Resident coho feeding on 1/2" olive scud like "critter". What is it called?

Discussion in 'Saltwater' started by Roger Stephens, Apr 14, 2006.

  1. Roger Stephens

    Roger Stephens Active Member

    Yesterday i was checking a couple of estuaries for sea-run cutthroat and got lucky. One estuary had a nice mix of willing sea-run cutthroat and resident coho which appeared to feeding/chasing after chum fry. I kept one fat resident coho for dinner and it's stomach was filled with approximately 1/2" fat olive scud-like "critters" with just a few chum fry scattered in the "mix". I was surprised that there were not more chum fry in it's stomach. Does anyone know what those "critters" might be? Were they over-sized amphipods?

    As a side note, it appears that larger sea-run cutthroat have started to move away from many estuaries. About 1 1/2 weeks ago my fishing buddy and I have started to get some nice sized sea-run cutthroat up to 5-6 miles from the nearest estuary. So it is getting to be about time to start checking out spots where they hang out at mid-spring through summer.

  2. Dizane

    Dizane Coast to Coast

  3. Roger Stephens

    Roger Stephens Active Member


    Thanks for the help:thumb: ! The picture is a perfect match of the "critters" in the resident coho's stomach. There was not a name with the picture. Do you know what they are called?

    Next trip out I'll have to look on the underside of some sea weed and rocks to see what a live one looks like and how they act in water.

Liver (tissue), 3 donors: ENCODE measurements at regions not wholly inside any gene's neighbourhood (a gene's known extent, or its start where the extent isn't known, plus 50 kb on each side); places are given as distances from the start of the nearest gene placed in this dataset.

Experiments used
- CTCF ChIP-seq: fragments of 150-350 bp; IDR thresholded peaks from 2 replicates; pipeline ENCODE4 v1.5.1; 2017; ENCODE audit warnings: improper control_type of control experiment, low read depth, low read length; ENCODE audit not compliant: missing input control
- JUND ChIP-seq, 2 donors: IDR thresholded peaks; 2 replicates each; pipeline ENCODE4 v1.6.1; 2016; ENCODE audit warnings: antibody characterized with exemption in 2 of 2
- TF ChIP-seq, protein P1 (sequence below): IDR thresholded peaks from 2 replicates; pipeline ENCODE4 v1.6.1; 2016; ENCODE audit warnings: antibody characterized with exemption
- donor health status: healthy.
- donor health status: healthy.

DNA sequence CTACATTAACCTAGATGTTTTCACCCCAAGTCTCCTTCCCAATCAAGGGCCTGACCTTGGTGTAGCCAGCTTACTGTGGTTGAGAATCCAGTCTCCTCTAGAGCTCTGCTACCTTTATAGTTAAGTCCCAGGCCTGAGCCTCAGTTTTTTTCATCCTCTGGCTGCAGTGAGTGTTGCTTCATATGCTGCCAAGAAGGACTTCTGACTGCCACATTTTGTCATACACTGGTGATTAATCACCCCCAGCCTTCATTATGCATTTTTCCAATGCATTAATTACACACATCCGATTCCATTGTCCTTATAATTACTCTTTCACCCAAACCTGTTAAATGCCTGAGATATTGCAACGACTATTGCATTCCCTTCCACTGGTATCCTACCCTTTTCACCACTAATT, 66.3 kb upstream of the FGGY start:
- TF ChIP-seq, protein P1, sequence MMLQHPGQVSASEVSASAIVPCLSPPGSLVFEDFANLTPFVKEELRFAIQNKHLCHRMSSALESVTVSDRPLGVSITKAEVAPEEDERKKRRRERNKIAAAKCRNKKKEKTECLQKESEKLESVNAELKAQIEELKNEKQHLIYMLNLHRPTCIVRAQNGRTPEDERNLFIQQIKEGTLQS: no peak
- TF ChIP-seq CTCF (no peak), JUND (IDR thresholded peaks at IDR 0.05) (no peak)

4. cabezon

    cabezon Sculpin Enterprises

    Hi Roger,

    If you think that Dizane nailed it, then what they were eating were isopods. They are the same kind of crustacean as the pill bugs that you find in their garden. We have dozens of species in our area; some are found in the intertidal crawling around on rock surfaces at low tide while others are found under rocks during the day. Still other species (such as Idotea wosnesenskii - a mouthful) live on eel-grass blades; this species is a good bet for what you found in the belly of that silver.

    Isopods are similar to, but in a different taxonomic group from, amphipods. Amphipods are flattened side to side, while isopods are flattened dorso-ventrally. In both species (and in mysids too), the eggs are brooded under the thorax of the female and emerge as miniature adults - no free larval stage. A common vernacular name for amphipods in flyfishing is scuds (important as places like Rocky Ford, for example). There are some freshwater isopods (genus Asellus) too which are can contribute to the diets of trout.

  5. Dizane

    Dizane Coast to Coast


    That's a picture of an eelgrass isopod. I've collected a few and tossed them in the water to observe and they swim using their back segment as a flipper, much like a crayfish. They keep their bodies straight and fully extended when swimming, and quickly headed for the bottom or weed cover. I wonder if the silvers were picking off individuals which had been dislodged due to wave or tidal activity, or were actively rooting them out of the rocks and weeds. The fact that you found so many in one fish seems to suggest they were actively rooting them out, and not opportunisticly feeding on dislodged individuals.
  6. Roger Stephens

    Roger Stephens Active Member

    Dizane and Steve:

    Thanks for the great information:thumb: . It is nice to be able to understand a little bit more of the amazing food chain in Puget Sound available to sea-run cutthroat and coho salmon.